Paying outstanding charges on goods imported by post and Royal Mail handling fees
If you have been sent an item from overseas and Customs charges are due, Royal Mail will hold the item and send you a 'fee to pay' card, letting you know how much you owe. In the case of Parcelforce, a letter will be sent explaining the amount to be paid. Where Customs charges are payable, Royal Mail levy a handling fee to cover the costs of operating the postal Customs depot, carrying out Customs formalities, paying the import charges on the importer's behalf and collecting it from them. Royal Mail may also handle the package for Customs examination and, if required, open, repack and reseal the package if information is missing from the declaration.
Items that have outstanding Customs charges are kept at the local delivery office for three weeks. If they are not paid for and collected, or if no enquiries are made, they are returned to the sender.
Royal Mail fees are itemised separately on the charge label and collected at the same time as Customs charges.
How can you get your items
There are several options available. You can:
- Put postage to the correct value on the other side of the 'fee to pay' card and send it back to the Royal Mail.
- Bring the card to the delivery office (as stated on the 'fee to pay' card), pay the charge and collect the item. Please remember you will need to bring proof of identity.
- Pay online on the Royal Mail website - Opens in a new window.
Once you have paid the fee, the item will be delivered along with your post, or you can arrange a delivery online on a convenient date. Alternatively, you may pick it up from the postal depot.
If you are sent a Customs declaration form (C88 or C160), you must complete and return it to the address in the top right hand corner of form C87 'Notice of Arrival' which accompanies the Customs declaration form. Only then will your package can be delivered. You should not send payment with this form unless you are asked to.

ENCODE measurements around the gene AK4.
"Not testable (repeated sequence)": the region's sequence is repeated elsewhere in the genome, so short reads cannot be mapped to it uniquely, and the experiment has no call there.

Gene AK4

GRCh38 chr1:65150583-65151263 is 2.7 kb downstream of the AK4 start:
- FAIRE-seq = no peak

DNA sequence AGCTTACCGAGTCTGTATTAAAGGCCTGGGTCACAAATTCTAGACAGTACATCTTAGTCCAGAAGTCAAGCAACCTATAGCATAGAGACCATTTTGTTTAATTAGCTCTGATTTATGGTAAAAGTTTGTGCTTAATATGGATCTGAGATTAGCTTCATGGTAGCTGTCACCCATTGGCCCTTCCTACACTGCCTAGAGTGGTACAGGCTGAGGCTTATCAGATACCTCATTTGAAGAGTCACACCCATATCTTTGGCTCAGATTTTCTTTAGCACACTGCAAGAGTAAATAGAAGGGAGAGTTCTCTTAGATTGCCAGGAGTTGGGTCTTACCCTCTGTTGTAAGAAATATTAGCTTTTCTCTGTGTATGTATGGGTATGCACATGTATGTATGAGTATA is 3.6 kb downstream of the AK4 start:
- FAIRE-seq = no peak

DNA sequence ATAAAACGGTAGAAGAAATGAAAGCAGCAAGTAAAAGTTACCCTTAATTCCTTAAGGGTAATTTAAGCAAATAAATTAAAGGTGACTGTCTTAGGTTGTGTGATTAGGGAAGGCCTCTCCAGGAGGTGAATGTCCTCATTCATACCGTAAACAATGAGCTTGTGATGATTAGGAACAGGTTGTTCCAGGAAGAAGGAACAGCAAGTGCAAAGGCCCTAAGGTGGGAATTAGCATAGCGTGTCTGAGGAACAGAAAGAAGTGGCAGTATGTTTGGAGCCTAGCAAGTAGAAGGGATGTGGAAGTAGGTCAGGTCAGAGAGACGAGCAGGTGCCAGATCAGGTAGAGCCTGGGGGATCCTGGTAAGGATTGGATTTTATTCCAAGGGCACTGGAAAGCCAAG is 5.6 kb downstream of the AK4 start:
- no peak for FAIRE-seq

Pre-payment of import VAT on goods purchased online
For goods purchased online, HM Revenue & Customs (HMRC) allow some overseas traders to charge, collect and pay import VAT on your behalf under a Memorandum of Understanding with that country.
If you are a VAT-registered business and purchase goods for use in your business, you should keep the outer wrapper and invoice from the supplier to support your claim to input tax.
Querying Customs charges
If you believe you have been charged too much because your goods have been valued too highly, you can contact HMRC at the postal depot shown on the charge label on your goods. You will be asked to supply evidence of the value, eg an invoice or receipt of purchase.
If you do not agree with any decision issued to you, there are three options available. Within 30 days of the date of the decision you can:
- Send new information or arguments to the decision maker.
- Request a review of the decision by someone not involved in making the disputed decision. Your request must be in writing and should set out the reasons why you do not agree with the decision. Please write to:
Customs and International
Review and Appeals Team
7th Floor South West
21 Victoria Avenue
- Appeal direct to the tribunal who are independent of HMRC.
If you opt to have your case reviewed, you will still be able to appeal to the tribunal if you disagree with the outcome.
Further information relating to reviews and appeals is contained in leaflet HMRC1. You can download HMRC1 from the HMRC website (PDF, 65K) - Opens in a new window or phone the HMRC Self Assessment Orderline on Tel 0845 900 0404.
For further information, you can read about how to deal with Customs Appeals on the HMRC website - Opens in a new window.
Repayment of duty and VAT
If you decide to return imported goods to the sender after paying duty and import VAT, you can ask for a refund of the charges.
You will have to make your claim in writing to HMRC at the address shown on the charge label, enclosing:
- the original charge label
- the sender's declaration (CN22 or CN23) and outer wrapper showing your address
- a certificate of posting stamped by Royal Mail confirming the goods have been returned to sender
If you aren't able to provide this information, your claim may be rejected.
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